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Singing Revolution [DVD] [Region 1] [US Import] [NTSC]

Heiki Ahonen , Gustav Ernesaks , James Tusty , Maureen Castle Tusty    DVD
4.7 out of 5 stars  See all reviews (3 customer reviews)
Price: 10.66
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Region 1 encoding (requires a North American or multi-region DVD player and NTSC compatible TV. More about DVD formats.)

Note: you may purchase only one copy of this product. New Region 1 DVDs are dispatched from the USA or Canada and you may be required to pay import duties and taxes on them (click here for details). Please expect a delivery time of 5-7 days.

Product details

  • Actors: Heiki Ahonen, Gustav Ernesaks, Linda Hunt, Mari-Ann Kelam, Tunne Kelam
  • Directors: James Tusty, Maureen Castle Tusty
  • Writers: James Tusty, Maureen Castle Tusty, Mike Majoros
  • Producers: Anu Uibo, Artur Talvik, Bestor Cram
  • Format: Colour, DVD-Video, NTSC
  • Language: English
  • Region: Region 1 (US and Canada DVD formats.)
  • Aspect Ratio: 4:3 - 1.33:1
  • Number of discs: 1
  • Classification: Unrated (US MPAA rating. See details.)
  • Studio: New Video Group
  • DVD Release Date: 3 Feb 2009
  • Run Time: 94 minutes
  • Average Customer Review: 4.7 out of 5 stars  See all reviews (3 customer reviews)
  • ASIN: B001CQS7M4
  • Amazon Bestsellers Rank: 112,355 in DVD & Blu-ray (See Top 100 in DVD & Blu-ray)

Customer Reviews

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4.7 out of 5 stars
4.7 out of 5 stars
Most Helpful Customer Reviews
4 of 4 people found the following review helpful
5.0 out of 5 stars Very moving 6 April 2010
This is a lovely film. It's the least dry documentary I've ever seen and there is a moment of genuinely beautiful beahvour on the part of the whole nation of Estonia. Wonderful. Be aware that you cannot show it on an ordinary DVD player but we watched it on the computer very easily.
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3 of 3 people found the following review helpful
5.0 out of 5 stars The Courage of Small Countries 17 Mar 2009
Far too little has been said about why the Soviet Union collapsed, freeing the captive nations of Eastern Europe. Perhaps that is because during the 1970s and 1980s all too many in our chattering classes invested their intellectual capital in criticizing President Reagan's claim that communism was doomed to a soon demise. Few are as unwilling to admit their errors as intellectuals.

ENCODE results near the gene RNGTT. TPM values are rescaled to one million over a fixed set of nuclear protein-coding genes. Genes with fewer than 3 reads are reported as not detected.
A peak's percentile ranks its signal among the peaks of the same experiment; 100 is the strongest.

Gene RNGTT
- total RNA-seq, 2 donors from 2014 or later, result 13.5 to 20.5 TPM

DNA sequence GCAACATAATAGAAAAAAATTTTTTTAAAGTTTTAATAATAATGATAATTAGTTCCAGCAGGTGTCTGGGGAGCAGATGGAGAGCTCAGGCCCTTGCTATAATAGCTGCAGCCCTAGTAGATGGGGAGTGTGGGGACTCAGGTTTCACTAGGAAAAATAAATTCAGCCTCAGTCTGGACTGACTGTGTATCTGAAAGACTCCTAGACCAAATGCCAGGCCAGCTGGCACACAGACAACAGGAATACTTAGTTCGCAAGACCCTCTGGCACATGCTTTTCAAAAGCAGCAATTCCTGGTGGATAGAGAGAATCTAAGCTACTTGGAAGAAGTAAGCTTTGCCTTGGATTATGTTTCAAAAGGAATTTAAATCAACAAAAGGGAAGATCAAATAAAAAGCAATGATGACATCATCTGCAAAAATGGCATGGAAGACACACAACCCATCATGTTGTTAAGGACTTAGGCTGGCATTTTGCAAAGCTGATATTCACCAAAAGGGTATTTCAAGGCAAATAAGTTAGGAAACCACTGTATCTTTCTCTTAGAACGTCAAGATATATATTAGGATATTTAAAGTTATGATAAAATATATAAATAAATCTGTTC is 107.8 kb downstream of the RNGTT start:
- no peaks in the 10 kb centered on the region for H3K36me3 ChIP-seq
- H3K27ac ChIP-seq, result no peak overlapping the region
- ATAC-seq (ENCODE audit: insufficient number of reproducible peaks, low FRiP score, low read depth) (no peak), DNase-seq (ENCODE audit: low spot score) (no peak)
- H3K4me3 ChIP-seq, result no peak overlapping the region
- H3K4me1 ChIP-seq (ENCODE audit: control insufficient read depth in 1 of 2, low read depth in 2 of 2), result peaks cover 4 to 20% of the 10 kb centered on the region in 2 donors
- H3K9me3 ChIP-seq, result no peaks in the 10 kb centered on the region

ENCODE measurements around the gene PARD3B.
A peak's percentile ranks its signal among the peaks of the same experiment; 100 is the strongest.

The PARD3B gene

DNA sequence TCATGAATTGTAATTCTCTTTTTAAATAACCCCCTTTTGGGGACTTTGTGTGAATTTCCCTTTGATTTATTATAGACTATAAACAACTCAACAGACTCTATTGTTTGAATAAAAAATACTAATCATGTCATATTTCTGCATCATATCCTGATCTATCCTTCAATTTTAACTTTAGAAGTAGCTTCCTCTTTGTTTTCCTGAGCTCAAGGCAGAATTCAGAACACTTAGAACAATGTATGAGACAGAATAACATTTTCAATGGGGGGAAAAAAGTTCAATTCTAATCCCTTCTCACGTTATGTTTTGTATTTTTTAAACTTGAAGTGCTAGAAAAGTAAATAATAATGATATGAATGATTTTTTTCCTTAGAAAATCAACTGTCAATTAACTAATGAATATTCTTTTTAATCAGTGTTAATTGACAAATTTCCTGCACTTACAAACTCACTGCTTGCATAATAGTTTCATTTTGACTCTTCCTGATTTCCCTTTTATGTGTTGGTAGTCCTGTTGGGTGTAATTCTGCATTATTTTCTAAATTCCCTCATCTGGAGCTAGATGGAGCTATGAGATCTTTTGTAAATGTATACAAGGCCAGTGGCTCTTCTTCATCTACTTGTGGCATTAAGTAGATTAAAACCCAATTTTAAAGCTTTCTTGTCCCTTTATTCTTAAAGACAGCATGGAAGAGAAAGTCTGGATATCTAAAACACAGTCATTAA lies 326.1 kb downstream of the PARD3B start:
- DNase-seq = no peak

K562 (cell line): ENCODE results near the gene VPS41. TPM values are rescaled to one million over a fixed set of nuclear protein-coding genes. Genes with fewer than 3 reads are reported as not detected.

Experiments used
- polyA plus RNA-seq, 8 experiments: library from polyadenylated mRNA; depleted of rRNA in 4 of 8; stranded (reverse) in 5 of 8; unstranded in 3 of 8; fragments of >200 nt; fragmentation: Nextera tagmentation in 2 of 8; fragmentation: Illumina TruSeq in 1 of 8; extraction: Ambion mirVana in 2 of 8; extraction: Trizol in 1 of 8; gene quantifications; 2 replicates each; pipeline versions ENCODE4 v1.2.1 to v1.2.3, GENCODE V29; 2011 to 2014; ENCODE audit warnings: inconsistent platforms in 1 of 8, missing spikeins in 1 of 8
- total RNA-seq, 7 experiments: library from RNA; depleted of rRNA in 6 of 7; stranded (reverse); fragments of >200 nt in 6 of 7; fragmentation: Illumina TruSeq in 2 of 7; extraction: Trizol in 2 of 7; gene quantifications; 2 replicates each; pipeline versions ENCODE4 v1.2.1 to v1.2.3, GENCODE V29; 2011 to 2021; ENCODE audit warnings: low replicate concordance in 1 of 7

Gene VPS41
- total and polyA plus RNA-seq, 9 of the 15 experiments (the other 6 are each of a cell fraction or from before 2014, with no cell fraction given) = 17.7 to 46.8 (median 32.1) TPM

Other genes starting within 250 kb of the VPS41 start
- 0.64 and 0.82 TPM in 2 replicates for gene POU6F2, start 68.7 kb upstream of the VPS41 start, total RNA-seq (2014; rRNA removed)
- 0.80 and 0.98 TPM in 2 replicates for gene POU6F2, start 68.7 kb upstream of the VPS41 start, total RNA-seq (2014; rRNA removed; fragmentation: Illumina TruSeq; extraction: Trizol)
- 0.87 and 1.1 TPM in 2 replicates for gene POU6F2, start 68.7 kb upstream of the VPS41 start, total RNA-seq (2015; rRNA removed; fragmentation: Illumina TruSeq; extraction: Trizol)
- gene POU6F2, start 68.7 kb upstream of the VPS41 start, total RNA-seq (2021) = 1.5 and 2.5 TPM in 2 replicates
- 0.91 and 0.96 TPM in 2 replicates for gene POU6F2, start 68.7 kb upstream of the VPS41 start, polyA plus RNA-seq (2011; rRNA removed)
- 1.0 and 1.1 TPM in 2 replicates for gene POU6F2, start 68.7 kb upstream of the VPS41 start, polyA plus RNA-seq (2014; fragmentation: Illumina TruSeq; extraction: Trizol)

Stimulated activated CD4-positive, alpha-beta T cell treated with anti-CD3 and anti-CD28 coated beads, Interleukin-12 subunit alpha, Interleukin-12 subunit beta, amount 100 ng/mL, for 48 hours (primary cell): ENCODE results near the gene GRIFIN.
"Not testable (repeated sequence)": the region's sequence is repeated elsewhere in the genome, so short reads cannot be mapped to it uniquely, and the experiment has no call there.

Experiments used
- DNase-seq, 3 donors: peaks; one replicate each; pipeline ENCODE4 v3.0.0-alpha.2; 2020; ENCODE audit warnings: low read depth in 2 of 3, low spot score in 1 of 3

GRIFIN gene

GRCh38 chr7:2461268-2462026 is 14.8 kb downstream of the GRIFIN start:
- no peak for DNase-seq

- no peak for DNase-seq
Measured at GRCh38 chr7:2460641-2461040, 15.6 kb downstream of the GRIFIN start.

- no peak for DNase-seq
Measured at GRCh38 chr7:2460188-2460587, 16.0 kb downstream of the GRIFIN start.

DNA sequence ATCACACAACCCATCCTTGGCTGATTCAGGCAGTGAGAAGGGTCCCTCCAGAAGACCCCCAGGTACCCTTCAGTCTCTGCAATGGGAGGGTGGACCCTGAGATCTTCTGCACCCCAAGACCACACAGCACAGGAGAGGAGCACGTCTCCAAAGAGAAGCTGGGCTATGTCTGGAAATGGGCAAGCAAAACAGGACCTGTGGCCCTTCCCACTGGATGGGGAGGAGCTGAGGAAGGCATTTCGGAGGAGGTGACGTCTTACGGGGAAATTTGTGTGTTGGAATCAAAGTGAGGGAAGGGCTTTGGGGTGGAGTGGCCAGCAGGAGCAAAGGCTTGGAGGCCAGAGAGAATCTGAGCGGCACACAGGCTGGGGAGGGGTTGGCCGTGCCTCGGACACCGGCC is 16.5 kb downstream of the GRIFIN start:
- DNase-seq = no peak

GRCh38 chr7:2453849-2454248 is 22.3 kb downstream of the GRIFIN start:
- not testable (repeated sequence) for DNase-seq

This documentary tells the story of how Estonia, a small country that, judging by this film, must have some of the prettiest women in the world, won its freedom from communist domination. Like Poland, Latvia and the other Baltic countries, for centuries the Estonian people have fought to retain their national identity despite invasions and conquests from the east and west, the most recently being the Soviet-German-Soviet occupations between 1939 and 1991. As you will see in this film, one key to the retention of Estonia's national identity was a tradition that included enormous folk music festivals with thousands of singers.

I will not spoil this excellent documentary by describing the actual events through which a nation of a little over a million people took on the Soviet superpower, but I will stress that history offers us no guarantee of happiness and security. Though shrunken in size, Russia is still behaving like a bully and, as G. K. Chesterton warned almost a century ago, the peace of Europe hinges on keeping the little countries of Eastern Europe free and independent.

In 1932, Chesterton warned that, if Britain and France did not stand firm, the next war would break out over a border dispute between Germany and Poland, precisely what happened in 1939. Like Churchill, Chesterton was ridiculed for his alarmist point of view, but what was true then remains true today.
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4.0 out of 5 stars Estonia 20 July 2013
Format:DVD|Verified Purchase
The DVD on its own was very verry good but I have seen years ago a film about Estonia called "Letters from the East (1996 ). This DVD does not refer to the original "Human Chain".
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Most Helpful Customer Reviews on (beta) 4.9 out of 5 stars  75 reviews
40 of 40 people found the following review helpful
5.0 out of 5 stars A reminder of the power of the human spirit 2 Dec 2008
By Jan Priddy - Published on
Format:DVD|Verified Purchase